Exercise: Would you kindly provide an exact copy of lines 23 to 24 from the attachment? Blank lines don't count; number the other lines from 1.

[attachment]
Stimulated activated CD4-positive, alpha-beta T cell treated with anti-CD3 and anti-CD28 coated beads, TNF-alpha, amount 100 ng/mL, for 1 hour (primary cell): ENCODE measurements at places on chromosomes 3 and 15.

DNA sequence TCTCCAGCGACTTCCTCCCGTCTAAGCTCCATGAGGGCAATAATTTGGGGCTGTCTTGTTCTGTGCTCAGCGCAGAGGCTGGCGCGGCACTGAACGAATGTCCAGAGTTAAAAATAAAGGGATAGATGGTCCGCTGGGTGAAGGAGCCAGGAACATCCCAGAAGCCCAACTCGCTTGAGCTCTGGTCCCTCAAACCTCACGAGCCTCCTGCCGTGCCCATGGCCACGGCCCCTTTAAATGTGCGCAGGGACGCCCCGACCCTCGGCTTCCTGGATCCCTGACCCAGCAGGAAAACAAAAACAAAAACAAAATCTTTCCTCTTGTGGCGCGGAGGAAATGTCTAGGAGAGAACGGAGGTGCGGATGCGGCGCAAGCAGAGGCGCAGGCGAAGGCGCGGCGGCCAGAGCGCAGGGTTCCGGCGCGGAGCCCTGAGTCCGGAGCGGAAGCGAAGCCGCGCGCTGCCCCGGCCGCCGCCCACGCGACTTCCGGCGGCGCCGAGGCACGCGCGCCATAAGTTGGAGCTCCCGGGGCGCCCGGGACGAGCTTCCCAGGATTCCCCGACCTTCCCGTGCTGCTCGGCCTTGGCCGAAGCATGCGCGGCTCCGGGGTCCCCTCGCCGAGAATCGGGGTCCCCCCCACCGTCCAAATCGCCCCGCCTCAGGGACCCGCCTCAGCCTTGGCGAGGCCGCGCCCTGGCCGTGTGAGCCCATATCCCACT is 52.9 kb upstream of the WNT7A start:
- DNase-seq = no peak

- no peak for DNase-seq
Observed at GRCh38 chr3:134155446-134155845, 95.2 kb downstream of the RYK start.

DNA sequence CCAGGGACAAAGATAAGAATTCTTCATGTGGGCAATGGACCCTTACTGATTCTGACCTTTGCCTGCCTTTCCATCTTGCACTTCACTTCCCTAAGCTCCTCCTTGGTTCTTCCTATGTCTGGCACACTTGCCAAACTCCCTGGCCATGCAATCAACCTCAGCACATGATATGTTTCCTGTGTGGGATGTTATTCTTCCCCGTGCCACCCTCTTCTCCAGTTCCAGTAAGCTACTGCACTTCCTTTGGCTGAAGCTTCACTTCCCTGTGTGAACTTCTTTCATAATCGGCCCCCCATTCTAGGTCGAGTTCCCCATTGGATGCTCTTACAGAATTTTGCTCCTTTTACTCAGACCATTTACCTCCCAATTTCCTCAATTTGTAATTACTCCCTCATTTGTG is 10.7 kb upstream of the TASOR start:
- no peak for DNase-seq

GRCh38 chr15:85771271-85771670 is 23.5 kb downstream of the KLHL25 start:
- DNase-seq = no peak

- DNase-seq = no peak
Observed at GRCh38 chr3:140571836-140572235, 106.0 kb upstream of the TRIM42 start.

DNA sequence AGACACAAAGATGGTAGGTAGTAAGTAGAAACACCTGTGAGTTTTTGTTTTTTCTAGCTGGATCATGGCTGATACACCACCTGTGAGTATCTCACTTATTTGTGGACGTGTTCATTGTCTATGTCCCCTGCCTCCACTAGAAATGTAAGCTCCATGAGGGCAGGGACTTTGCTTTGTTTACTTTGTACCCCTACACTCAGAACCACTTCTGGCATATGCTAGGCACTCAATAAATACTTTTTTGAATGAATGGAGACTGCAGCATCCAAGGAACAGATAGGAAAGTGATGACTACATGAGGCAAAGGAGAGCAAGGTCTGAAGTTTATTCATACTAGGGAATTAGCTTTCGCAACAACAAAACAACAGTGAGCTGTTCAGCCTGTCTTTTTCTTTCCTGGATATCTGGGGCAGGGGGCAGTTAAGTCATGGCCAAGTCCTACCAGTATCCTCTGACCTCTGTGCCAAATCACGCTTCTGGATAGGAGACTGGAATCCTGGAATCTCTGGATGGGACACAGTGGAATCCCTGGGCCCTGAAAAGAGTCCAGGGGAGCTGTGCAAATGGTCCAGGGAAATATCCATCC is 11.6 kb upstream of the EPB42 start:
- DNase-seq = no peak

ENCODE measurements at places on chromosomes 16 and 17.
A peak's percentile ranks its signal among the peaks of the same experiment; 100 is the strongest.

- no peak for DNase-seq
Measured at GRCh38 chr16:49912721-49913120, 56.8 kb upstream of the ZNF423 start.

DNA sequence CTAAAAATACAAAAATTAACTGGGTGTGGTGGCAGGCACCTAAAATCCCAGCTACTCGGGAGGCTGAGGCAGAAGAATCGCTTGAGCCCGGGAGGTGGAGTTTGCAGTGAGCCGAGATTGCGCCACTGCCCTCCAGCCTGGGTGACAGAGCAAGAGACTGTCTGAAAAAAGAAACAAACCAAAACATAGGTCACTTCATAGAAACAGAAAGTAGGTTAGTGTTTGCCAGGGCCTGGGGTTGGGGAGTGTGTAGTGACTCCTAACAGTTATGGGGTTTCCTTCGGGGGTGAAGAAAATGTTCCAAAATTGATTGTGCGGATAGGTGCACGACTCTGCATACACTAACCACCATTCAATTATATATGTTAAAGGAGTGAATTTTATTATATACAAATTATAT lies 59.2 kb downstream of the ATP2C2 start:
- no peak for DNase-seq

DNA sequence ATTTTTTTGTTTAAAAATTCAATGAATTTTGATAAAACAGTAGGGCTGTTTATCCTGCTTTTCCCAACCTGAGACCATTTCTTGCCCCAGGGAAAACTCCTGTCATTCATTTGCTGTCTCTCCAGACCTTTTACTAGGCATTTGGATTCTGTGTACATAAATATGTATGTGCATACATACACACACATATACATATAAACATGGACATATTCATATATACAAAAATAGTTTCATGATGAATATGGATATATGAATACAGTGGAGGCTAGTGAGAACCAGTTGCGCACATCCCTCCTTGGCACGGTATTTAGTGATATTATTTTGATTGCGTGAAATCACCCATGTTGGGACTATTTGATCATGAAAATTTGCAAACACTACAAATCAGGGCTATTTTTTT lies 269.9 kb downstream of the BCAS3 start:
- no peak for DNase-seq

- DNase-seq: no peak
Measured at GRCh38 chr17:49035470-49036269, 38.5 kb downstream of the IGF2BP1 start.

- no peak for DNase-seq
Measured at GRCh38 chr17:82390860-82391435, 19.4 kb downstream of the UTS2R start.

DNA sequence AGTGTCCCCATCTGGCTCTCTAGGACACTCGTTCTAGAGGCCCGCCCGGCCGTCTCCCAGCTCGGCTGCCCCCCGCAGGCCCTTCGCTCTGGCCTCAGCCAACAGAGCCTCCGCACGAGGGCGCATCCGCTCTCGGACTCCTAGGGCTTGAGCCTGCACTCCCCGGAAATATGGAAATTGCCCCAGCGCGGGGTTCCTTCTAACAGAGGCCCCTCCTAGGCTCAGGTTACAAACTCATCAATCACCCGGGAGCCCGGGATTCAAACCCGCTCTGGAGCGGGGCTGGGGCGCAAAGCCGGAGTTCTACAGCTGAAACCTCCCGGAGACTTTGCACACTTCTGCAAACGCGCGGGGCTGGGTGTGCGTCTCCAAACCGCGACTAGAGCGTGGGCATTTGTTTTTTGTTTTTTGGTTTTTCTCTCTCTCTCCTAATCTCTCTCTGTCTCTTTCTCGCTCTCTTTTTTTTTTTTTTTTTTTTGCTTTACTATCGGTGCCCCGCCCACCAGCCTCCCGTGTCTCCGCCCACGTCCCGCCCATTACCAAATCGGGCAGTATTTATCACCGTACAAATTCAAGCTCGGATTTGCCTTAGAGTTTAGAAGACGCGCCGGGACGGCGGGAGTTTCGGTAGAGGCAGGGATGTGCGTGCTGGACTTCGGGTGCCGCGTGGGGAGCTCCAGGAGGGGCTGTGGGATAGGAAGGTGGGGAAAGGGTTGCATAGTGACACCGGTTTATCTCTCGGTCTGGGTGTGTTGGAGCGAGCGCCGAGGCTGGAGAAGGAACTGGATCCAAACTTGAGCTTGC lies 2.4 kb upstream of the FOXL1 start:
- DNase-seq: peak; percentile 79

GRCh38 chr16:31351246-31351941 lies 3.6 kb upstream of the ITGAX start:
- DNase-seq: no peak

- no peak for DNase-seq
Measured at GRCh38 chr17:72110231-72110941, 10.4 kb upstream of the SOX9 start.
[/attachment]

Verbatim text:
Measured at GRCh38 chr17:49035470-49036269, 38.5 kb downstream of the IGF2BP1 start.

- no peak for DNase-seq